Today’s Headlines: Walking Programs, Iodine Recommendation, Diet Soda Debate

Regular walking program may help clogged arteries in the legs: A new US study suggests that a regular, home-based walking program could help those who suffer from peripheral artery disease, which affects one in every 20 Americans over the age of 50. Researchers tested a group of patients over the course of one year. The result: “At the end of the study, people in the exercise program walked faster and farther than those in the comparison group, whose members ended up performing worse than when they started, McDermott’s team reports in the Journal of the American Heart Association.” (Reuters)

New recommendation for iodine supplement for pregnant and breastfeeding women: The American Academy of Pediatrics is now recommending that pregnant and breastfeeding women seek out iodine supplementation. According to the report, iodine is necessary to help brain development, and natural consumption of the element has dropped in the last decade. “About one-third of pregnant women have a mild iodine deficiency, the report says. This is the AAP’s first statement on iodine supplementation during pregnancy, which is already recommended by the American Thyroid Association and other groups. “We think it needs some attention,” said Jerome Paulson, a pediatrician based at Children’s National Medical Center in Washington, D.C., and chair of the AAP committee that produced the report.” (Wall Street Journal)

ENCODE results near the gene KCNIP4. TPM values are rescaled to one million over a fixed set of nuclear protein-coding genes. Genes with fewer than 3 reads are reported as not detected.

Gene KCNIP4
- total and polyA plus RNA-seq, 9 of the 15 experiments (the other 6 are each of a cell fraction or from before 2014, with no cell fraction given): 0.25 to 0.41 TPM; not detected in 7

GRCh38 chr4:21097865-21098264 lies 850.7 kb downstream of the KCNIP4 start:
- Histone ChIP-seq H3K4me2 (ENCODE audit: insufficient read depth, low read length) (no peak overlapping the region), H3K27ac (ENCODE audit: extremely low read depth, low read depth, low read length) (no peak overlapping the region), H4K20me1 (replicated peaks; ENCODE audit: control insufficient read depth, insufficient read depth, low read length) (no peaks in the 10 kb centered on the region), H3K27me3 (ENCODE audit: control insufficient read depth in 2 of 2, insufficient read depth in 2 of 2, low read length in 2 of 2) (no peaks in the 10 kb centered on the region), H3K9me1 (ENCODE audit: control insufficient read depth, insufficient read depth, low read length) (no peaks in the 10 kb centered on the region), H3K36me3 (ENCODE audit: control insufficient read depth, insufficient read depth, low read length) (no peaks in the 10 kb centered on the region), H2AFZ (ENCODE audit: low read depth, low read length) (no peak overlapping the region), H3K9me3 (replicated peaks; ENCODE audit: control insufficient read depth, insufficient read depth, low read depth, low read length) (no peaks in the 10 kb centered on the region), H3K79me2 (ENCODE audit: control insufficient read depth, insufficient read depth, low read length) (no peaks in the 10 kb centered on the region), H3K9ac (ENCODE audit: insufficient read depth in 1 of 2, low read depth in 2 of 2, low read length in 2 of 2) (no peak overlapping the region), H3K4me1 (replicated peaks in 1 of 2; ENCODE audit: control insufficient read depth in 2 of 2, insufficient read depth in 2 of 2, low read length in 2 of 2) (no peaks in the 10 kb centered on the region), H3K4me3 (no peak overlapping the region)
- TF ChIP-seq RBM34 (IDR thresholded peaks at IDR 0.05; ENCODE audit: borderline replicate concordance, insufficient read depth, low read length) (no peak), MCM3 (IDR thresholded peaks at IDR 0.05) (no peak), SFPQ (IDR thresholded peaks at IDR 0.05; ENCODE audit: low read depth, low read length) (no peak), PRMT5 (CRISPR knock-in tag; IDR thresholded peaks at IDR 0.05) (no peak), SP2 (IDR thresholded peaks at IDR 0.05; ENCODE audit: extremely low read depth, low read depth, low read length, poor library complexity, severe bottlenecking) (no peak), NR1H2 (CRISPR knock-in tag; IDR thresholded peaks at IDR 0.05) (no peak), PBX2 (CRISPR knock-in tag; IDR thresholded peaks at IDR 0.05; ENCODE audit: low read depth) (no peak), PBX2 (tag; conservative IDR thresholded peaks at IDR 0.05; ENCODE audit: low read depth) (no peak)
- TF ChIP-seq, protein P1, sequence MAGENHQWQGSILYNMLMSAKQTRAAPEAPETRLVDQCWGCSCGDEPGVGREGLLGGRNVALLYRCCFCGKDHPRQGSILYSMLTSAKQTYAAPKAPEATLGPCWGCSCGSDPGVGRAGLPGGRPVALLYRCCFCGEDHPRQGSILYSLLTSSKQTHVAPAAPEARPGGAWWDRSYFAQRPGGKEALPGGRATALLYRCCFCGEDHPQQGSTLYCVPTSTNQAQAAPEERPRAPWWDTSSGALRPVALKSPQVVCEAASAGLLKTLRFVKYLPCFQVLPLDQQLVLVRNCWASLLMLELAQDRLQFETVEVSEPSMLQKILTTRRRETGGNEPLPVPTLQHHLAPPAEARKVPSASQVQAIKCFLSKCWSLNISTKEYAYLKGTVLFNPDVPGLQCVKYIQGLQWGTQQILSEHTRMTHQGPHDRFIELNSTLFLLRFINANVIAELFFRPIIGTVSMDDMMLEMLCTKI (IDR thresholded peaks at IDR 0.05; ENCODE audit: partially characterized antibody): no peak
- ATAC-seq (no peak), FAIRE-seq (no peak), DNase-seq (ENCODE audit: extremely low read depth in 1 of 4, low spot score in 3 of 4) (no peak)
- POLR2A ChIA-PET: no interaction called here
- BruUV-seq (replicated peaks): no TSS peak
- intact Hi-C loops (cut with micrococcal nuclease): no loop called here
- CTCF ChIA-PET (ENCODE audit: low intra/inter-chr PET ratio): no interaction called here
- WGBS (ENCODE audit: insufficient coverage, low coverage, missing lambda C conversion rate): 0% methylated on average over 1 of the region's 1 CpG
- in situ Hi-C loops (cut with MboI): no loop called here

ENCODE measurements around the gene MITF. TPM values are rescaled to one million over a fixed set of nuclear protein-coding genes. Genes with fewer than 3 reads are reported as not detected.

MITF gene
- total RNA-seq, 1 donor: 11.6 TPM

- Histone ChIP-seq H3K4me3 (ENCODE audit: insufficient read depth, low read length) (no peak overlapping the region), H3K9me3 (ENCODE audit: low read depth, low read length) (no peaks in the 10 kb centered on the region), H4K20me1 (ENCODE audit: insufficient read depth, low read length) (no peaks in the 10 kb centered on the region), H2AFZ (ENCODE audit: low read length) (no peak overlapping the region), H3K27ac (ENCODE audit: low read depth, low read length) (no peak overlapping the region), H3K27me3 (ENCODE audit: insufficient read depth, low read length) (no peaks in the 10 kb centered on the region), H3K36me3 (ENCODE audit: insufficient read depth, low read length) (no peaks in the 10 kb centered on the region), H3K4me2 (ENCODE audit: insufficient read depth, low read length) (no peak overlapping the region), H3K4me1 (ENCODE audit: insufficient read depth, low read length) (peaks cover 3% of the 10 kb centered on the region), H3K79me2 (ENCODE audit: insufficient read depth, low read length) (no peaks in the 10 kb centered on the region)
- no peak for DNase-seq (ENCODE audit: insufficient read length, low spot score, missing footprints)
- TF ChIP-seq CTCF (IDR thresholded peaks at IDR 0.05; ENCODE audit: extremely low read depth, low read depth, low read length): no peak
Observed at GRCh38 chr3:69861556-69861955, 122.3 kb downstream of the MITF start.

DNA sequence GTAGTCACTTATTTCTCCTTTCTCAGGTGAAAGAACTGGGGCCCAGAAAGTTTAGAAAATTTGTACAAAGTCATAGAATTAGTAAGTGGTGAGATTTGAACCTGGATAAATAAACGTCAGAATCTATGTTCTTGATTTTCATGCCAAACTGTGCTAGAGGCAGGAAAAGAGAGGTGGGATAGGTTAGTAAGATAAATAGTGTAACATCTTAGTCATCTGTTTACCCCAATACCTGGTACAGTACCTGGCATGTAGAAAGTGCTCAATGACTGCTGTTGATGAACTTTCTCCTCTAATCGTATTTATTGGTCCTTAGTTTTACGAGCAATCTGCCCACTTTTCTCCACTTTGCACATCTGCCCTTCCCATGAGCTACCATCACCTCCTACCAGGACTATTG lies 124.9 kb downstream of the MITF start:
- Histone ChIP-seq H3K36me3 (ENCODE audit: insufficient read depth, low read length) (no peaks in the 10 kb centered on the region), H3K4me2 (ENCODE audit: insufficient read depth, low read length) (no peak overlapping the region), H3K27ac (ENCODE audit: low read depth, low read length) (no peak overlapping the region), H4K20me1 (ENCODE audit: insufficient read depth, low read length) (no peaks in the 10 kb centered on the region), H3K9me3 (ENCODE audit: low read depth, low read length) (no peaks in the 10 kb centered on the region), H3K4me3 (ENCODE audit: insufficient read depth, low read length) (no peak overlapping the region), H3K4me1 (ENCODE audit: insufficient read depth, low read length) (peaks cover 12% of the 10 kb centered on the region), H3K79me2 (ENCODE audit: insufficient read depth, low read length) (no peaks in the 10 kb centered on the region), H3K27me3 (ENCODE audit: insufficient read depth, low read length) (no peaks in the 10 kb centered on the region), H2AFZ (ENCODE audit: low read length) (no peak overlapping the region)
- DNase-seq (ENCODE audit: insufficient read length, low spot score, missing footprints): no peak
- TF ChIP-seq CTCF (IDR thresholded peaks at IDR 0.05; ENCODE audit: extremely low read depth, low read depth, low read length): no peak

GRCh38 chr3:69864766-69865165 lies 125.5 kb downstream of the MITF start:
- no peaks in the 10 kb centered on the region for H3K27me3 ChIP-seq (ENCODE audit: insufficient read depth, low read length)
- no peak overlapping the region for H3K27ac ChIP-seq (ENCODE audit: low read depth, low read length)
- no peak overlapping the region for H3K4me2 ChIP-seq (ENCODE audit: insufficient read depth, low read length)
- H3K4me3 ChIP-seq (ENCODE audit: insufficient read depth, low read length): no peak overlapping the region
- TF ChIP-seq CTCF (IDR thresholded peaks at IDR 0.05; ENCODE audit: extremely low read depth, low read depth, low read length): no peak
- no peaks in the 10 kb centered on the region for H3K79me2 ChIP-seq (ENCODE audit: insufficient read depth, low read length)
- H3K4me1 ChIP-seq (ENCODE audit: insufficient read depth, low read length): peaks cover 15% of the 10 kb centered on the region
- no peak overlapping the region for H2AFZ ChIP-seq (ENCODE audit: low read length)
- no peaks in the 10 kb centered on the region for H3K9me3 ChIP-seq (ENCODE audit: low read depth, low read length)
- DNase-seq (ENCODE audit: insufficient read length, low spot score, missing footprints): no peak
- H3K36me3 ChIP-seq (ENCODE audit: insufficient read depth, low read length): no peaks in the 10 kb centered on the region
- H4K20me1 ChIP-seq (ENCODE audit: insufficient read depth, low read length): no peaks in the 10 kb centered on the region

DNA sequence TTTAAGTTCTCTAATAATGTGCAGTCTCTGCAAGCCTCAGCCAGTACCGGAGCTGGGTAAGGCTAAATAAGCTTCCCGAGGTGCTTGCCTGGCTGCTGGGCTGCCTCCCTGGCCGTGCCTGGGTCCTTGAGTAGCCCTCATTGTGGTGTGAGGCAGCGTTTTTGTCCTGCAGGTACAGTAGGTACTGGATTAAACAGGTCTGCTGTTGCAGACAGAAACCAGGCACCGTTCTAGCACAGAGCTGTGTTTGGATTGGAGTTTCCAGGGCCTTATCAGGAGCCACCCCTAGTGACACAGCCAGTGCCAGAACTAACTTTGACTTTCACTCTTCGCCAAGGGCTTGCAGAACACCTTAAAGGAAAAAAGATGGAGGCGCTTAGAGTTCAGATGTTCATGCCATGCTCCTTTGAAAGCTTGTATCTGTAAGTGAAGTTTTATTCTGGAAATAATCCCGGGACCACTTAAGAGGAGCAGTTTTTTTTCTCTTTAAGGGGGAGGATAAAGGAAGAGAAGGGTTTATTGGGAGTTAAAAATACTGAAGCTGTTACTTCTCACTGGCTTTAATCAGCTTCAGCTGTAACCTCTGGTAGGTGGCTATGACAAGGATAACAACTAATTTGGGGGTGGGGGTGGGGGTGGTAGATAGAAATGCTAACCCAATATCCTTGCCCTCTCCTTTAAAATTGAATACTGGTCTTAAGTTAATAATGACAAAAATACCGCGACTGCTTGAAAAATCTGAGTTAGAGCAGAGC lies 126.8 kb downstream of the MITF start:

Soda industry says diet soda helps with weight loss: A study funded by the American Beverage Association has found that diet soda drinkers lost weight faster than those who went cold turkey on the sweet beverage. Many previous studies have shown the contrary. “The researchers found people in the diet soda group lost an average of 13 pounds over the 12-week time period, while those who didn’t drink diet beverages only lost 9 pounds. This added up to 44 percent more weight loss among the diet soda drinkers than the control group.” (CBS)